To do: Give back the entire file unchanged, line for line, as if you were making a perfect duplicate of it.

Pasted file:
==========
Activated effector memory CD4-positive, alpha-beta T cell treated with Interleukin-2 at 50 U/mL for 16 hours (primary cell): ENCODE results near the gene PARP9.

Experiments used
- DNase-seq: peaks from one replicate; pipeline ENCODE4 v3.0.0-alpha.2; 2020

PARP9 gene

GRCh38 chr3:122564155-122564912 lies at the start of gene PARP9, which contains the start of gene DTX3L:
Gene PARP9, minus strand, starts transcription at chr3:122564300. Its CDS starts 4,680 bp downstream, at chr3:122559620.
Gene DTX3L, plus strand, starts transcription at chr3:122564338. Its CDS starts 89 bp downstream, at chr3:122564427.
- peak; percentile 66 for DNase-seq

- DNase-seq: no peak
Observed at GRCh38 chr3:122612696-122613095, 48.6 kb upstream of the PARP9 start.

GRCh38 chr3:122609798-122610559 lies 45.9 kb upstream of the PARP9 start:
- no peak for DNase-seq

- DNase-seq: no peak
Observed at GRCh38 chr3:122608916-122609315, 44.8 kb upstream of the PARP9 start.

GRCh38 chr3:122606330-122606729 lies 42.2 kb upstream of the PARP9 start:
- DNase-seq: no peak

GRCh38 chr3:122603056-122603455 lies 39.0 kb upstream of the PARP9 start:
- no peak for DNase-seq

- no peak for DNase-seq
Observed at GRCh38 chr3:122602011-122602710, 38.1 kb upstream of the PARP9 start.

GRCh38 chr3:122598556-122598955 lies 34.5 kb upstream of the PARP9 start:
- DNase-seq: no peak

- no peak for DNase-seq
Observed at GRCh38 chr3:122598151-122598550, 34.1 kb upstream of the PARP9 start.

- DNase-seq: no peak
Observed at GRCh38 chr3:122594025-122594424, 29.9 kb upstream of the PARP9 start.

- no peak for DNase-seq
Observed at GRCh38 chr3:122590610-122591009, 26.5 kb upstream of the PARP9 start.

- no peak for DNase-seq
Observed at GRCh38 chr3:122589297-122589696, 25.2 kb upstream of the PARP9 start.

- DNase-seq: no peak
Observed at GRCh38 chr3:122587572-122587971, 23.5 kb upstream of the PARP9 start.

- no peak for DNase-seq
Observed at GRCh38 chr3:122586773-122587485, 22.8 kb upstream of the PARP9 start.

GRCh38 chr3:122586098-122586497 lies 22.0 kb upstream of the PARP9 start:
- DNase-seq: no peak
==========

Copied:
Activated effector memory CD4-positive, alpha-beta T cell treated with Interleukin-2 at 50 U/mL for 16 hours (primary cell): ENCODE results near the gene PARP9.

Experiments used
- DNase-seq: peaks from one replicate; pipeline ENCODE4 v3.0.0-alpha.2; 2020

PARP9 gene

GRCh38 chr3:122564155-122564912 lies at the start of gene PARP9, which contains the start of gene DTX3L:
Gene PARP9, minus strand, starts transcription at chr3:122564300. Its CDS starts 4,680 bp downstream, at chr3:122559620.
Gene DTX3L, plus strand, starts transcription at chr3:122564338. Its CDS starts 89 bp downstream, at chr3:122564427.
- peak; percentile 66 for DNase-seq

- DNase-seq: no peak
Observed at GRCh38 chr3:122612696-122613095, 48.6 kb upstream of the PARP9 start.

GRCh38 chr3:122609798-122610559 lies 45.9 kb upstream of the PARP9 start:
- no peak for DNase-seq

- DNase-seq: no peak
Observed at GRCh38 chr3:122608916-122609315, 44.8 kb upstream of the PARP9 start.

GRCh38 chr3:122606330-122606729 lies 42.2 kb upstream of the PARP9 start:
- DNase-seq: no peak

GRCh38 chr3:122603056-122603455 lies 39.0 kb upstream of the PARP9 start:
- no peak for DNase-seq

- no peak for DNase-seq
Observed at GRCh38 chr3:122602011-122602710, 38.1 kb upstream of the PARP9 start.

GRCh38 chr3:122598556-122598955 lies 34.5 kb upstream of the PARP9 start:
- DNase-seq: no peak

- no peak for DNase-seq
Observed at GRCh38 chr3:122598151-122598550, 34.1 kb upstream of the PARP9 start.

- DNase-seq: no peak
Observed at GRCh38 chr3:122594025-122594424, 29.9 kb upstream of the PARP9 start.

- no peak for DNase-seq
Observed at GRCh38 chr3:122590610-122591009, 26.5 kb upstream of the PARP9 start.

- no peak for DNase-seq
Observed at GRCh38 chr3:122589297-122589696, 25.2 kb upstream of the PARP9 start.

- DNase-seq: no peak
Observed at GRCh38 chr3:122587572-122587971, 23.5 kb upstream of the PARP9 start.

- no peak for DNase-seq
Observed at GRCh38 chr3:122586773-122587485, 22.8 kb upstream of the PARP9 start.

GRCh38 chr3:122586098-122586497 lies 22.0 kb upstream of the PARP9 start:
- DNase-seq: no peak